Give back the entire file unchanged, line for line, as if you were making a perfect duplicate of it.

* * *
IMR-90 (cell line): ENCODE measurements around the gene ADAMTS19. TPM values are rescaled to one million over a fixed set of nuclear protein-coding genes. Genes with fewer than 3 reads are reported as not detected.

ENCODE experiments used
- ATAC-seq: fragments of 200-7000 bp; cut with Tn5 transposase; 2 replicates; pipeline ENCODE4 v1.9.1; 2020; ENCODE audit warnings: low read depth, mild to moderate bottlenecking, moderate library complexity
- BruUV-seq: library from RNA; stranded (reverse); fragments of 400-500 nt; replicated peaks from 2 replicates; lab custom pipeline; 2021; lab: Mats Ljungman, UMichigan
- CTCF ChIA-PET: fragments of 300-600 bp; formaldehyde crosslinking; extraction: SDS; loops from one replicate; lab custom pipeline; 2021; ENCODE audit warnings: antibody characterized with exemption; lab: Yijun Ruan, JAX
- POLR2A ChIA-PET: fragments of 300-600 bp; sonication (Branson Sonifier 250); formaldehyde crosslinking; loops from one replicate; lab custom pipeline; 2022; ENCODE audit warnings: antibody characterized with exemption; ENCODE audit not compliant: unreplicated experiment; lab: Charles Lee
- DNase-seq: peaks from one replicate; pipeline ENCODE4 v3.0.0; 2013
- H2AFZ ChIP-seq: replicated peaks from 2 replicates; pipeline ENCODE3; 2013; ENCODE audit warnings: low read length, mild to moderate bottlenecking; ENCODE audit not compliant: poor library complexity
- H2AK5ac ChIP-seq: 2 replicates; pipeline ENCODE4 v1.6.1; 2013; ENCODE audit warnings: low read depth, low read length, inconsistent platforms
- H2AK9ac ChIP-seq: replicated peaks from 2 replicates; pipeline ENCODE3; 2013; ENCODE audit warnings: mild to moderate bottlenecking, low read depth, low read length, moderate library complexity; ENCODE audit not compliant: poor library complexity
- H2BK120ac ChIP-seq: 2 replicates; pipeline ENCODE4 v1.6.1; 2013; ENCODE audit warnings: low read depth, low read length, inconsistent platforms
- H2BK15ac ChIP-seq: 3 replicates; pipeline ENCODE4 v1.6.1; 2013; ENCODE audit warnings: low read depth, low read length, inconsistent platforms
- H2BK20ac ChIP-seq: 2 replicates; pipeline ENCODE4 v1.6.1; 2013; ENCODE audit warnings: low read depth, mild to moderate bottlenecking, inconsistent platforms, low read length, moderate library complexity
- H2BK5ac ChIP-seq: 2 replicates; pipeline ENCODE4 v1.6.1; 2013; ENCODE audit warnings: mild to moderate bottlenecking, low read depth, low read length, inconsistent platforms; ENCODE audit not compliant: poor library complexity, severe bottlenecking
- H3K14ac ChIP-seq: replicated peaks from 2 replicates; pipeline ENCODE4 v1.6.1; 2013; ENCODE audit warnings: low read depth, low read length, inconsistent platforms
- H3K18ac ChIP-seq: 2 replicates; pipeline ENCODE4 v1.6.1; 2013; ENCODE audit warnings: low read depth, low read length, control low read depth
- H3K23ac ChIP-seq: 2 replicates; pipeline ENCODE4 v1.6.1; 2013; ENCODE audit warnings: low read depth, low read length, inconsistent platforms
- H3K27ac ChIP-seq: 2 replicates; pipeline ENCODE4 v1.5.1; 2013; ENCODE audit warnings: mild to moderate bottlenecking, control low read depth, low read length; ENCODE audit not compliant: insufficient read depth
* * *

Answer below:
IMR-90 (cell line): ENCODE measurements around the gene ADAMTS19. TPM values are rescaled to one million over a fixed set of nuclear protein-coding genes. Genes with fewer than 3 reads are reported as not detected.

ENCODE experiments used
- ATAC-seq: fragments of 200-7000 bp; cut with Tn5 transposase; 2 replicates; pipeline ENCODE4 v1.9.1; 2020; ENCODE audit warnings: low read depth, mild to moderate bottlenecking, moderate library complexity
- BruUV-seq: library from RNA; stranded (reverse); fragments of 400-500 nt; replicated peaks from 2 replicates; lab custom pipeline; 2021; lab: Mats Ljungman, UMichigan
- CTCF ChIA-PET: fragments of 300-600 bp; formaldehyde crosslinking; extraction: SDS; loops from one replicate; lab custom pipeline; 2021; ENCODE audit warnings: antibody characterized with exemption; lab: Yijun Ruan, JAX
- POLR2A ChIA-PET: fragments of 300-600 bp; sonication (Branson Sonifier 250); formaldehyde crosslinking; loops from one replicate; lab custom pipeline; 2022; ENCODE audit warnings: antibody characterized with exemption; ENCODE audit not compliant: unreplicated experiment; lab: Charles Lee
- DNase-seq: peaks from one replicate; pipeline ENCODE4 v3.0.0; 2013
- H2AFZ ChIP-seq: replicated peaks from 2 replicates; pipeline ENCODE3; 2013; ENCODE audit warnings: low read length, mild to moderate bottlenecking; ENCODE audit not compliant: poor library complexity
- H2AK5ac ChIP-seq: 2 replicates; pipeline ENCODE4 v1.6.1; 2013; ENCODE audit warnings: low read depth, low read length, inconsistent platforms
- H2AK9ac ChIP-seq: replicated peaks from 2 replicates; pipeline ENCODE3; 2013; ENCODE audit warnings: mild to moderate bottlenecking, low read depth, low read length, moderate library complexity; ENCODE audit not compliant: poor library complexity
- H2BK120ac ChIP-seq: 2 replicates; pipeline ENCODE4 v1.6.1; 2013; ENCODE audit warnings: low read depth, low read length, inconsistent platforms
- H2BK15ac ChIP-seq: 3 replicates; pipeline ENCODE4 v1.6.1; 2013; ENCODE audit warnings: low read depth, low read length, inconsistent platforms
- H2BK20ac ChIP-seq: 2 replicates; pipeline ENCODE4 v1.6.1; 2013; ENCODE audit warnings: low read depth, mild to moderate bottlenecking, inconsistent platforms, low read length, moderate library complexity
- H2BK5ac ChIP-seq: 2 replicates; pipeline ENCODE4 v1.6.1; 2013; ENCODE audit warnings: mild to moderate bottlenecking, low read depth, low read length, inconsistent platforms; ENCODE audit not compliant: poor library complexity, severe bottlenecking
- H3K14ac ChIP-seq: replicated peaks from 2 replicates; pipeline ENCODE4 v1.6.1; 2013; ENCODE audit warnings: low read depth, low read length, inconsistent platforms
- H3K18ac ChIP-seq: 2 replicates; pipeline ENCODE4 v1.6.1; 2013; ENCODE audit warnings: low read depth, low read length, control low read depth
- H3K23ac ChIP-seq: 2 replicates; pipeline ENCODE4 v1.6.1; 2013; ENCODE audit warnings: low read depth, low read length, inconsistent platforms
- H3K27ac ChIP-seq: 2 replicates; pipeline ENCODE4 v1.5.1; 2013; ENCODE audit warnings: mild to moderate bottlenecking, control low read depth, low read length; ENCODE audit not compliant: insufficient read depth